It was difficult to get out of the house when Baby A was that small. Some days it felt like we didn’t even start sleeping until 9:00 AM, and we needed to leave by 9:20 AM to make it to class.

On my first day at Stroller Strides, I was immediately welcomed into this tribe of amazing, strong women. They didn’t care if I showed up late or had to step out to nurse my baby, both of which happened regularly. I felt a connection with these women, knowing that many had also experienced what I would consider the most difficult and amazing feat I will ever accomplish in my life—childbirth.

I looked at some of the other mamas with their red strength band in awe as I struggled to do bicep curls with the easier, green band. I could barely hold a plank on my elbows and knees. I worried that if I ran too fast I would wet my pants, which had already happened to me twice at home on the treadmill. I prayed it wouldn’t happen here.

Meanwhile, the instructor was cheering me on, telling me I could do it. Reminding me I had just pushed a HUMAN BEING out of my body. Telling me that we all start somewhere.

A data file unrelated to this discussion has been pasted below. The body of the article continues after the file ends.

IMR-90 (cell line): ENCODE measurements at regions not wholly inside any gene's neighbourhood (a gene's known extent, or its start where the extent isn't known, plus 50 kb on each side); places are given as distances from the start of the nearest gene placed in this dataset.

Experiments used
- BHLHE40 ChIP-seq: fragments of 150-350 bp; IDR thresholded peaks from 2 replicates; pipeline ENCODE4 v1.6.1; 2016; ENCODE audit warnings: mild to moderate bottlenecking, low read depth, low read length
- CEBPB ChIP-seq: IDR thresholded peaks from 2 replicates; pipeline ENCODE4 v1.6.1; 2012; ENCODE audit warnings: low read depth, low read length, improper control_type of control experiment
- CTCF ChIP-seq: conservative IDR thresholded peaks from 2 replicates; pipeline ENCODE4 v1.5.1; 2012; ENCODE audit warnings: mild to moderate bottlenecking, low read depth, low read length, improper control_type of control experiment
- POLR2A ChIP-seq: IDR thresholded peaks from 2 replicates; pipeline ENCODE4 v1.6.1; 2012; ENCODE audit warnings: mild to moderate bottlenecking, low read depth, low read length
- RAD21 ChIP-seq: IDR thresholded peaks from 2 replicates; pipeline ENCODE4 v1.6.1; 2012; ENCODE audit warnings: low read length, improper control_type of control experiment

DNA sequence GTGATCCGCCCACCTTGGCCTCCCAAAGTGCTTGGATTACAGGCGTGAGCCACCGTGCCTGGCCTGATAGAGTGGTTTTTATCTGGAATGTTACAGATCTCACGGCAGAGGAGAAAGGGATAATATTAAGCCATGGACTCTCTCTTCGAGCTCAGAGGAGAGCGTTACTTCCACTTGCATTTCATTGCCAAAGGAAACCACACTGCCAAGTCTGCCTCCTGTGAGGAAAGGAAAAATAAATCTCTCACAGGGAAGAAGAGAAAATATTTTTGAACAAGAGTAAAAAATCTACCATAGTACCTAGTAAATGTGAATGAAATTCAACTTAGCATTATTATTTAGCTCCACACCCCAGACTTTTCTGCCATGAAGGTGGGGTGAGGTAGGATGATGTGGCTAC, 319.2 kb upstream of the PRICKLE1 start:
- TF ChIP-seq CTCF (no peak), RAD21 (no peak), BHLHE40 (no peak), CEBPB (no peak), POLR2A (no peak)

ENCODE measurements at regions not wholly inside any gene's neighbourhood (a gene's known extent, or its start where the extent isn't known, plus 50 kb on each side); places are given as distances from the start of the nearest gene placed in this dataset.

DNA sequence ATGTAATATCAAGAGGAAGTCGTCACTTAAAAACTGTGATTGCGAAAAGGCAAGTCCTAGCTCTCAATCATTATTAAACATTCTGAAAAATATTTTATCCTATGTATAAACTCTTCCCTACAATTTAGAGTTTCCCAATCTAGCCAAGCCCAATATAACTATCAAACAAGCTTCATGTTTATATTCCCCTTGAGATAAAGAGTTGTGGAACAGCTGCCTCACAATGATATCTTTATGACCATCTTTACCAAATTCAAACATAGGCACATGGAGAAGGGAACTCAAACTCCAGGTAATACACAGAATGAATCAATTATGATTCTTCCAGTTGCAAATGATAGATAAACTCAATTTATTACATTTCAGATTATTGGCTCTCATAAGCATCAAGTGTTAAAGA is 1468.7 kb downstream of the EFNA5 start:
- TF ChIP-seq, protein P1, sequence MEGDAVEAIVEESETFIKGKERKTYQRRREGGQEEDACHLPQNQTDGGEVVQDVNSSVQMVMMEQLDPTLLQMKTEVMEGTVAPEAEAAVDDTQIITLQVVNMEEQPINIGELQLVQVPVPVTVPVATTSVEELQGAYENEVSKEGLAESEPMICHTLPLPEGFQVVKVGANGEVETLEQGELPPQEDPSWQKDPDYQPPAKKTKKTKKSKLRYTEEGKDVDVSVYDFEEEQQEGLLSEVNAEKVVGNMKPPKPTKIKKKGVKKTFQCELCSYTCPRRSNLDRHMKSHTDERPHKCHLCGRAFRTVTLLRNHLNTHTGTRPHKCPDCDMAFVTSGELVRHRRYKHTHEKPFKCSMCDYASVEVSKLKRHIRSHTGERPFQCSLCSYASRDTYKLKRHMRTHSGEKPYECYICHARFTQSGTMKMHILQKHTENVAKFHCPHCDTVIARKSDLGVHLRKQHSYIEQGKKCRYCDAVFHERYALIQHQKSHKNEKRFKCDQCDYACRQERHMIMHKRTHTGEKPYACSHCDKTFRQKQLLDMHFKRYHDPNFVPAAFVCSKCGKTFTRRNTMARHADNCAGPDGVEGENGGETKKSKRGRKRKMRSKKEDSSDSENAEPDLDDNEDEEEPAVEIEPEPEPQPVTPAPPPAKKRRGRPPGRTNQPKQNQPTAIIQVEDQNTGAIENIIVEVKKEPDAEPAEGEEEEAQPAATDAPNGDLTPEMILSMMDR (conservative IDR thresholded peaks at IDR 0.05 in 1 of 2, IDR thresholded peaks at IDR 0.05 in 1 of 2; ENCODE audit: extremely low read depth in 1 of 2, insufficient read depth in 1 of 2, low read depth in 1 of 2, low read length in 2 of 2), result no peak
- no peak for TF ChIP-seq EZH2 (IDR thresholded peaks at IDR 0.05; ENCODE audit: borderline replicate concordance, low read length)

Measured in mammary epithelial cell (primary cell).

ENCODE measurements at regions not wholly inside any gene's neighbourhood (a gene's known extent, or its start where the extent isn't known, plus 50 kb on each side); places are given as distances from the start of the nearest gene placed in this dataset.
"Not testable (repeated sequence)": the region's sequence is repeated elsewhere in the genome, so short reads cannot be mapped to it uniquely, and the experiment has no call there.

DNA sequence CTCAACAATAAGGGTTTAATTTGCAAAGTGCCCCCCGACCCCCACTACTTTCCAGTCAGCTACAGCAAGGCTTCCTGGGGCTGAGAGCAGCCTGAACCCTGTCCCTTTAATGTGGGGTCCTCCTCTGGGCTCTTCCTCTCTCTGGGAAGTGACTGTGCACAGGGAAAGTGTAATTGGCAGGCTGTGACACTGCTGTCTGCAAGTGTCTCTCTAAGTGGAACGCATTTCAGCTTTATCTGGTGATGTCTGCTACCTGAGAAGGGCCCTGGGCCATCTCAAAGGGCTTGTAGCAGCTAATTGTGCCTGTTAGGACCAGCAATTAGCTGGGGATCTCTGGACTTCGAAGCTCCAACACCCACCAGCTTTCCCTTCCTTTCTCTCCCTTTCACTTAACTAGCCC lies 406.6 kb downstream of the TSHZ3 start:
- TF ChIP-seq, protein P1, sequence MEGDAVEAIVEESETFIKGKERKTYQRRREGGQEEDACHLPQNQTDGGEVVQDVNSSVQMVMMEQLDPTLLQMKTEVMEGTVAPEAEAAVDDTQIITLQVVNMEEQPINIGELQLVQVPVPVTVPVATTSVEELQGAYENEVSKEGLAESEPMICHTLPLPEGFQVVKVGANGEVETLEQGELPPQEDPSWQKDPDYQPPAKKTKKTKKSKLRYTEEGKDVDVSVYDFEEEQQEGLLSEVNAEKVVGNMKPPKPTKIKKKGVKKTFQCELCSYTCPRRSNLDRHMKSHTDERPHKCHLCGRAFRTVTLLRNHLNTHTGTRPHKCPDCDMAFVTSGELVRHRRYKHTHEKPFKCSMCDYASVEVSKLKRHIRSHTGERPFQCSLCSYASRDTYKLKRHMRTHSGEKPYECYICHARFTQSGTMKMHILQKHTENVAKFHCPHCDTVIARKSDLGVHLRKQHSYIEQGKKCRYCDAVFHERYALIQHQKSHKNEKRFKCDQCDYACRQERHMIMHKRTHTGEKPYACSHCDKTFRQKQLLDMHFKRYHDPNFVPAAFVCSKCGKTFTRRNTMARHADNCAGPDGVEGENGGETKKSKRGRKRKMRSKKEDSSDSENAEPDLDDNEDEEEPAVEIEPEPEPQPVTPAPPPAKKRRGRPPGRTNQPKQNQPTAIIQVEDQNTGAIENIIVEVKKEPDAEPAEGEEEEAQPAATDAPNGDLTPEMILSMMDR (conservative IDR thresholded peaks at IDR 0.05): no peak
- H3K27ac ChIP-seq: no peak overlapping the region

This was my workout. Listen to my body. Be kind to my body.

Soon, Baby A and I were in a routine of attending Stroller Strides nearly every day. We formed friendships with other moms, and I found that when I exercised, my anxiety decreased. I was beginning to feel more and more like myself again.

10 weeks later, it was time to return to work from maternity leave. Leaving Baby A at daycare prompted a new round of anxiety that I don’t think I would have ever been able to prepare for, and my demanding career left little time for me to be with Baby A, let alone exercise.

While pumping in the mother’s room three times a day at work, I scrolled through the Fit4Mom posts on Instagram and Facebook, seeing what my new mom friends were doing at that day’s class. I missed Baby A. I missed my life as a Stay at Home Mom. I missed my tribe.

Two months later, I gave my notice at work. I became certified as a Fit4Mom Stroller Strides and Fit4Baby instructor.

And here I am. Happier and stronger than I’ve ever been before.

Using a red band and planking like a BOSS.